This section is from the book "The Book Of Cats", by Charles Henry Ross. Also available from Amazon: The Book Of Cats: A Chit-Chat Chronicle Of Feline Facts And Fancies, Legendary, Lyrical, Medical, Mirthful And Miscellaneous.
OF all the great big stories that have been told of Cats, that which describes the origin of Cat's-head apples is surely the greatest biggest one. The legend runs thus: "The Widow Tomkins had a back room, on the second floor; Her name was on a neat brass plate on one side of the door: Companion she had only one - a beautiful Tom Cat, Who was a famous mouser, the dickens for a rat:
His colour was a tabby, and his skin as soft as silk, And she would lap him every day while he lapped the milk. One day she was disturbed from sleep with double rat-tat-tat, And she went in such a hurry that she quite forgot her Cat.
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Poor Thomas, soon as day-light came, walked up and down the floor, And heard the dogs'-meat woman cry "Cats'-meat" at the door; With hunger he got fairly wild, though formerly so tame - Another day passed slowly, another just the same. With hunger he so hungry was - it did so strong assail, That, although very loath, he was obliged to eat his tail. This whetted quite his appetite, and though his stump was sore, The next day he was tempted (sad) to eat a little more. To make his life the longer then, he made his body shorter, And one after the other attacked each hinder quarter. He walked about on two fore legs, alas! without beholders, 'Till more and more by hunger pressed, he dined on both his shoulders. Next day he found (the cannibal!) to eating more a check, Although he tried, and did reach all he could reach of his neck. But as he could not bite his ear, all mournfully he cried, - Towards the door he turned his eyes, cocked up his nose, and died. The widow did at last return, and oh! how she did stare, She guessed the tale as soon as she saw Tom's head lying there. Quite grief sincerely heart-felt as she owned his fate a hard'un, She buried it beneath an apple-tree just down her garden. So mark what strange effects from little causes will appear, The fruit of this said tree was changed, and strangely, too, next year. The neighbours say ('tis truth, for they're folks who go to chapels), This Cat's head was the sole first cause of all the Cat's-head apples!"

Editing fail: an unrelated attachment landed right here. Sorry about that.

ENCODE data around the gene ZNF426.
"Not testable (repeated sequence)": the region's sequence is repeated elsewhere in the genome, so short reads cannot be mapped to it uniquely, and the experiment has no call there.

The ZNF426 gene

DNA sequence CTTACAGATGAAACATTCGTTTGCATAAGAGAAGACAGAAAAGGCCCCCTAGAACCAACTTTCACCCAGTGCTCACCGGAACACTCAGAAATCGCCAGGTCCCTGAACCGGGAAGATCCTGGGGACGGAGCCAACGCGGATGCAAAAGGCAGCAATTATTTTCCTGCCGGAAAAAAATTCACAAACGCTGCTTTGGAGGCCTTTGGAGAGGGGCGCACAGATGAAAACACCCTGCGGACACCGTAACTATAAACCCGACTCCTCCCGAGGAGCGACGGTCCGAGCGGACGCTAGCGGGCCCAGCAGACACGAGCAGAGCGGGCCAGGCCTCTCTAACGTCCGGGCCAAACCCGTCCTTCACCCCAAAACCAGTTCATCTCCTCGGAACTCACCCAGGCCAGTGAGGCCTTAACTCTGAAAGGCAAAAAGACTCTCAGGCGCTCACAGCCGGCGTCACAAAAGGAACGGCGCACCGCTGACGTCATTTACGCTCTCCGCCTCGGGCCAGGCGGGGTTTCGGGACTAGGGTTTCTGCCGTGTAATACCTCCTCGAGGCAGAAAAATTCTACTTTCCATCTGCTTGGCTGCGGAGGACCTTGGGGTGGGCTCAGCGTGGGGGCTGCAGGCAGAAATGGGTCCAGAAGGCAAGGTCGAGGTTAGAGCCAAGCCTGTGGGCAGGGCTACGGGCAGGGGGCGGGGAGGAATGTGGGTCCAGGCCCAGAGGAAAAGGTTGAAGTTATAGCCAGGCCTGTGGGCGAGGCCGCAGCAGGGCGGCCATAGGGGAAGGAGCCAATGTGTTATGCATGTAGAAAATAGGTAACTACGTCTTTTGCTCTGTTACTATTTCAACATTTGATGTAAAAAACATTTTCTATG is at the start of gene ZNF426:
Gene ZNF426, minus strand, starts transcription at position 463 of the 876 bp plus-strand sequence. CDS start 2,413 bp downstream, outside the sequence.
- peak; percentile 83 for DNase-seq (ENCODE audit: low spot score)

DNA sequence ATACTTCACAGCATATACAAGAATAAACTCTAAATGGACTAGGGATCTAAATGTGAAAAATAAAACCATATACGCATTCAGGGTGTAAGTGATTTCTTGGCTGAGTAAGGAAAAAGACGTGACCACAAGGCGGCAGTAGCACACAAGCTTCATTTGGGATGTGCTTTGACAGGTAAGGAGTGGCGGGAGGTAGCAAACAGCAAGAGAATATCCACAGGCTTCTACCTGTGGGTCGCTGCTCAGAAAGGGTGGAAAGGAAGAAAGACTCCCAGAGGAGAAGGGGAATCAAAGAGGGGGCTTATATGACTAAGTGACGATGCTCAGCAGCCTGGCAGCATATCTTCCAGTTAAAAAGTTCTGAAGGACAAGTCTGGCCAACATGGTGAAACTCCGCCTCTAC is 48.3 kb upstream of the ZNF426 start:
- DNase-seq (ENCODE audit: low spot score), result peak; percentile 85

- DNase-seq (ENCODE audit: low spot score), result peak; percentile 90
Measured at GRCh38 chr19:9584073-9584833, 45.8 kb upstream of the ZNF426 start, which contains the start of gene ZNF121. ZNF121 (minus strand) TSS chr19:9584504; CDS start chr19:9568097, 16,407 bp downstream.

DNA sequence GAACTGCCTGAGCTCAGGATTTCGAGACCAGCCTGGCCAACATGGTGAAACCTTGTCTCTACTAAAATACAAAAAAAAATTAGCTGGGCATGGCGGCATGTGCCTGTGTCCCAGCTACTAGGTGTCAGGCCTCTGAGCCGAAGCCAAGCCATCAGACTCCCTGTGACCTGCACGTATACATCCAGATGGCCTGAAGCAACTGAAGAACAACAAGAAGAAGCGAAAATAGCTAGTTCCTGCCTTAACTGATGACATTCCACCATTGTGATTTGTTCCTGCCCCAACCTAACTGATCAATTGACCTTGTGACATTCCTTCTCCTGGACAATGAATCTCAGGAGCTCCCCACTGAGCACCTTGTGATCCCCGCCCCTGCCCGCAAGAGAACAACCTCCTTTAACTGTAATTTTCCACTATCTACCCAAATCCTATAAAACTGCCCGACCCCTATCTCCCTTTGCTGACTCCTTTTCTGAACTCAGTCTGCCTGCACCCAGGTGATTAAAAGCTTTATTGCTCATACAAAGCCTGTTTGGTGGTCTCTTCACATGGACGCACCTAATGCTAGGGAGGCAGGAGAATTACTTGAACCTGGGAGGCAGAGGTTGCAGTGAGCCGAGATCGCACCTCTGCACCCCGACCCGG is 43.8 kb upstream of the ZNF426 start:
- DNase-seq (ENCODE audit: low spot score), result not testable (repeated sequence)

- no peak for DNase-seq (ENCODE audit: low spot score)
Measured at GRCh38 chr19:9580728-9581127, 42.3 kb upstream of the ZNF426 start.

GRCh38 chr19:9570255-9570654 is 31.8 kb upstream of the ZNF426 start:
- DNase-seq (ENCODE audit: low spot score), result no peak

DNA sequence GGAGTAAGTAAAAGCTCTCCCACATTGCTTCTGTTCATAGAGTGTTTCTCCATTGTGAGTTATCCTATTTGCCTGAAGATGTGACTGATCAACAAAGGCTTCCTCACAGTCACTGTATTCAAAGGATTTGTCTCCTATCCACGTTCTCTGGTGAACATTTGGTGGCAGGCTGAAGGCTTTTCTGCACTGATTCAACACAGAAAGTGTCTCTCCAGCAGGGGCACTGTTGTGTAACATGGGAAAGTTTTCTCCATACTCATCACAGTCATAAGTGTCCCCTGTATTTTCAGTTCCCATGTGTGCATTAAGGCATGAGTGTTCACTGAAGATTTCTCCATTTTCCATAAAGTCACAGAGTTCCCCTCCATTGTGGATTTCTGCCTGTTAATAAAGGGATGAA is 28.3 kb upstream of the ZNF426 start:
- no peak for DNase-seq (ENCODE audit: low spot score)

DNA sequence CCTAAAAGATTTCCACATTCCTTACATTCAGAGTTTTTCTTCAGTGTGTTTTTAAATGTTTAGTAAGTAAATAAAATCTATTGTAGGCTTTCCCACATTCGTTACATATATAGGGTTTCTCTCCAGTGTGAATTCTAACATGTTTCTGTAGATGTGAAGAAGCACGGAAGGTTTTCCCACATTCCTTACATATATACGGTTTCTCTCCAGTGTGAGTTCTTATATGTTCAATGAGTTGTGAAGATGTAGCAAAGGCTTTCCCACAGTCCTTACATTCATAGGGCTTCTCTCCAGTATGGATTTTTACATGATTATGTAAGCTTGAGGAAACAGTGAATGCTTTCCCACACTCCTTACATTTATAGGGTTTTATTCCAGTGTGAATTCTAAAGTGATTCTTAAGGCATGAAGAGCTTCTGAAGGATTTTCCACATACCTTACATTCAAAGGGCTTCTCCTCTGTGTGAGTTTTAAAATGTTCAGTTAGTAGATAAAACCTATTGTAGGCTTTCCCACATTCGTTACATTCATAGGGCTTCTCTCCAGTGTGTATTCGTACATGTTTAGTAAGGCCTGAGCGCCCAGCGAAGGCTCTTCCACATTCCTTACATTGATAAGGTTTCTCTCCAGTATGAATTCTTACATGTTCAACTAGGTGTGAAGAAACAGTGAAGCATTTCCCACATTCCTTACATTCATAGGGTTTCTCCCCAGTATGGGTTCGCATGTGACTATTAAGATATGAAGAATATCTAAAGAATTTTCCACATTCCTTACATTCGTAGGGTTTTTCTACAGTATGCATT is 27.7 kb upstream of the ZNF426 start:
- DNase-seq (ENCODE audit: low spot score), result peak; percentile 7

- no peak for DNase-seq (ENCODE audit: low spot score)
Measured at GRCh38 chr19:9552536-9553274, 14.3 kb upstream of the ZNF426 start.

The Cat And The Conjuror.
Gottfried Heller, in Die Leute von Seldwyla, tells a droll story. This is an abridgement of a popular author's version of it, published some years ago: "One day, once upon a time, or thereabouts, the witch-finder of a certain Swiss town - himself secretly a wizard - was taking his afternoon's walk, when he came across a Tom Cat, looking very thin and miserable. This Cat had once been the chief favourite of a rich old lady, who had trained him up in luxurious living. Now she was dead, and Tom's happy days were over: he was as shaggy and meagre, as he had formerly been sleek and plump. Now, you must know that Cats' grease was, in those days, an invaluable ingredient for certain magical preparations, provided the Cat to whom it belonged willingly made a donation of it. This proviso rendered good efficient Cats' grease an exceedingly rare commodity; for though there might be no great difficulty in finding a fat Cat, to find one willing to part with its fat was, of course, difficult enough.